NFG Community Organizing Toolbox

colist-admin at colist-admin at
Thu May 17 11:25:41 CDT 2001

[ed:  Helen replies to the ongoing discussion about academic knowledge vs. 
community knowledge.  A brief thought from me at the very end, following 
reprints of the message she is responding to.]

From: "Hartnett, Helen P" <helenh at>

well, i think the ed. and eric help in my argument about power. letters
(organizational affiliation, titles, etc...), i don't often use, only when
they will bring "power" to the local again, my point, it is
about power, how we use it, how we distribute it.  we all have it, in some
form, how do we maximize it.......

At 10:11 PM 5/13/2001 -0400, you wrote:
>A COMM-ORG "colist" message
>All replies to this message come to COMM-ORG only.
>[ed:  Eric continues the conversation on academic and community-based 
>knowledge.  A quick note from me at the end.]
>From: Eric Weir <eweir at>
>At 12:47 PM 05/07/2001 -0400, "Hartnett, Helen P" <helenh at> wrote:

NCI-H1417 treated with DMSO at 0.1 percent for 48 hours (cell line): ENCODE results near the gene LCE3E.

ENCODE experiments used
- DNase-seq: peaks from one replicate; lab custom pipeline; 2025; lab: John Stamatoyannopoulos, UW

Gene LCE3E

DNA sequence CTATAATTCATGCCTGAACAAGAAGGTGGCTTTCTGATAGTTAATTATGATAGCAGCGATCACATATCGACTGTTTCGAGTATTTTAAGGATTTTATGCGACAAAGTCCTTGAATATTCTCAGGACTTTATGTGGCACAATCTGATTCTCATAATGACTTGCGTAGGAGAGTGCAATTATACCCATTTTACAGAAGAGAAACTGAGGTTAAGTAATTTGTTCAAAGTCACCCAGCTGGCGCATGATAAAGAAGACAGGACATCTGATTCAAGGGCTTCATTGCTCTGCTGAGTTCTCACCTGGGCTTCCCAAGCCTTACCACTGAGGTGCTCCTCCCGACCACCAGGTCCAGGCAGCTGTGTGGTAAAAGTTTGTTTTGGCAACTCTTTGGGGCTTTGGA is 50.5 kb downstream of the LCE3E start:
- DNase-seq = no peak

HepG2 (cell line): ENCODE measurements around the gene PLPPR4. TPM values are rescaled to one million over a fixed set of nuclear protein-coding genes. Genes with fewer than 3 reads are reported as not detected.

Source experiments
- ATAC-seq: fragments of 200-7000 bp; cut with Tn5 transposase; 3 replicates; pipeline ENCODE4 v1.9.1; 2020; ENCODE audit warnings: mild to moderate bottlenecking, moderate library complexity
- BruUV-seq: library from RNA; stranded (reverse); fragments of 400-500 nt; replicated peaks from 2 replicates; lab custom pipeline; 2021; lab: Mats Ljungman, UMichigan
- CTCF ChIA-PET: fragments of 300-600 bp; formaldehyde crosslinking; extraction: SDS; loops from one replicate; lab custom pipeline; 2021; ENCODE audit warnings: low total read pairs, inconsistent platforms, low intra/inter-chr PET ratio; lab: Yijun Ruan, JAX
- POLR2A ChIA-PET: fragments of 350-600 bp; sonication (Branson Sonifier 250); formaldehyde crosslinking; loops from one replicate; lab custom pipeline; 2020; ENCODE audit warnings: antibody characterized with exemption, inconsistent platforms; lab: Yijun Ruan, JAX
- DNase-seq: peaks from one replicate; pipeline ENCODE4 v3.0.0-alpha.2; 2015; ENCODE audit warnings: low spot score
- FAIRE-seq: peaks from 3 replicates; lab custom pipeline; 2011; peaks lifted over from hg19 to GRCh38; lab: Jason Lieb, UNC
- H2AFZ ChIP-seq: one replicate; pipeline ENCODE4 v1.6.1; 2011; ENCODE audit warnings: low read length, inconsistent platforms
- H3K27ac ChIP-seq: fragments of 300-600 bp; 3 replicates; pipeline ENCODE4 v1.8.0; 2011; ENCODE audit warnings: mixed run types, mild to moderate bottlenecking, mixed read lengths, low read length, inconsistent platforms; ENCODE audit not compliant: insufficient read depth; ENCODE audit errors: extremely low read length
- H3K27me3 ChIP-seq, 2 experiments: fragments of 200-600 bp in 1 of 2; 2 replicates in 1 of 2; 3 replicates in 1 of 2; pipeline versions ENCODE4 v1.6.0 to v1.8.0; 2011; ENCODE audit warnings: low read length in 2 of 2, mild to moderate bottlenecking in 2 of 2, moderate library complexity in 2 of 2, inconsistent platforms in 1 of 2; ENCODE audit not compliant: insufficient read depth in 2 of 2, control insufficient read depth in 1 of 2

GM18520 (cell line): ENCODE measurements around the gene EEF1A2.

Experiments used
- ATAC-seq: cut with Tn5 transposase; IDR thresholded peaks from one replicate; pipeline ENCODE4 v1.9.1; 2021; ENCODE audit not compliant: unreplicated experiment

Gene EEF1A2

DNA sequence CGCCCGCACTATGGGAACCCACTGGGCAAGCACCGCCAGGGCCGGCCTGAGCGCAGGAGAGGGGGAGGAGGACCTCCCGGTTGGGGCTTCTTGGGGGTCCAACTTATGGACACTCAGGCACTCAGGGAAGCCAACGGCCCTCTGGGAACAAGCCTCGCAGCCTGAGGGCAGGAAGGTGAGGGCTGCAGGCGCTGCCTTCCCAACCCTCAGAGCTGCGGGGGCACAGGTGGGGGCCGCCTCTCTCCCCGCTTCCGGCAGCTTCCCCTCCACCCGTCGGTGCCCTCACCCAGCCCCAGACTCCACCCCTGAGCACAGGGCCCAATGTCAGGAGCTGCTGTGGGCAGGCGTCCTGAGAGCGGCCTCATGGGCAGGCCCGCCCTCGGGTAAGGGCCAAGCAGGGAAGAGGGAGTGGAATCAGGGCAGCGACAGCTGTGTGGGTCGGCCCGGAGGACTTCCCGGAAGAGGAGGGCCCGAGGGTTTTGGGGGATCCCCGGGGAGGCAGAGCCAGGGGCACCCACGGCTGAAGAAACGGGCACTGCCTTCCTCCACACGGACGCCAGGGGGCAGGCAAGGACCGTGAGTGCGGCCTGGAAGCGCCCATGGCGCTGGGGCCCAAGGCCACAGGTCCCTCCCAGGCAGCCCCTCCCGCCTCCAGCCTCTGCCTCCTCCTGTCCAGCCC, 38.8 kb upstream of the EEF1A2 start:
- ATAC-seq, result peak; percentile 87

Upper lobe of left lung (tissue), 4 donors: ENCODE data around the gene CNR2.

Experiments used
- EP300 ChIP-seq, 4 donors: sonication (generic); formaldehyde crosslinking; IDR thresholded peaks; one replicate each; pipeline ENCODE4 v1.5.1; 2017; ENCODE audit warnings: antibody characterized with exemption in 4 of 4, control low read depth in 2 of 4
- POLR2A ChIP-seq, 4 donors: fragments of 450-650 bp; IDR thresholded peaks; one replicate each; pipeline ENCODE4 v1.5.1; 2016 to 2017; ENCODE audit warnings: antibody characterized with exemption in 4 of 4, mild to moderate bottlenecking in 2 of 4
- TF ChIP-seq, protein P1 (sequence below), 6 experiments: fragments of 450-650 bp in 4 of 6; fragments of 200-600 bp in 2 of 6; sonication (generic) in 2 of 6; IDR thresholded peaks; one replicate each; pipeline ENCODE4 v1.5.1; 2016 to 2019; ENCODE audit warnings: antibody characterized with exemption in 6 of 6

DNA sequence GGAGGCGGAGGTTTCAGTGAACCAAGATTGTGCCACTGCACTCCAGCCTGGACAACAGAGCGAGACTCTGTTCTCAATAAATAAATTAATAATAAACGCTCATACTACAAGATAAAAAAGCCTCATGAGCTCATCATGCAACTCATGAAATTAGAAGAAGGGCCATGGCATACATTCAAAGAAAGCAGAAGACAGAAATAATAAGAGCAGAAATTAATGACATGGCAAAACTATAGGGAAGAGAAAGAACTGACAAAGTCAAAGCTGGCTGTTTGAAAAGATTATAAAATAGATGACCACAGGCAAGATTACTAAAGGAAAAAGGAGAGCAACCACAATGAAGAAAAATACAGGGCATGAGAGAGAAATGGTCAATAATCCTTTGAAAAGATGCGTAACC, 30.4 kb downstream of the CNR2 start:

> >to me the issue is power, not letters after a name.
>Why put the letters after the name? What are you doing when you do it?
> >"knowledge is not power-alone", but it can assist
> >in moving local power forward.
>Notice, "can." Too often, it seems to me, statements coming from people
>with letters after their names, by those make them and those who hear them
>alike, are assumed to have a privileged legitimacy, to be more deserving of
>serious consideration than those made by people without letters after their
>I suggest they stop using the letters. Let their statements earn their way
>in the world. [I'm not suggesting they can't, just that they should. What
>else is our commitment to democracy about?]
>Eric Weir
>Decatur, GA
>eweir at
>[ed:  as I mentioned in a previous message, sometimes the community group 
>actually wants the PhD after my name to help legitimize the information we 
>have collectively gathered.  And I have sometimes even been yelled at by 
>community people when I haven't presented myself as a degreed academic (I 
>still get mistaken for a student at times--probably the long hair).  To me 
>the letters are a strategic issue with status implications that need to be 
>taken into account as part of the strategy.  But I do agree that letters 
>should not grant automatic legitimacy and perhaps should incite automatic 

[ed:  I just want to be clear that my issue is not whether letters appear 
after my name but who decides and how they decide.]

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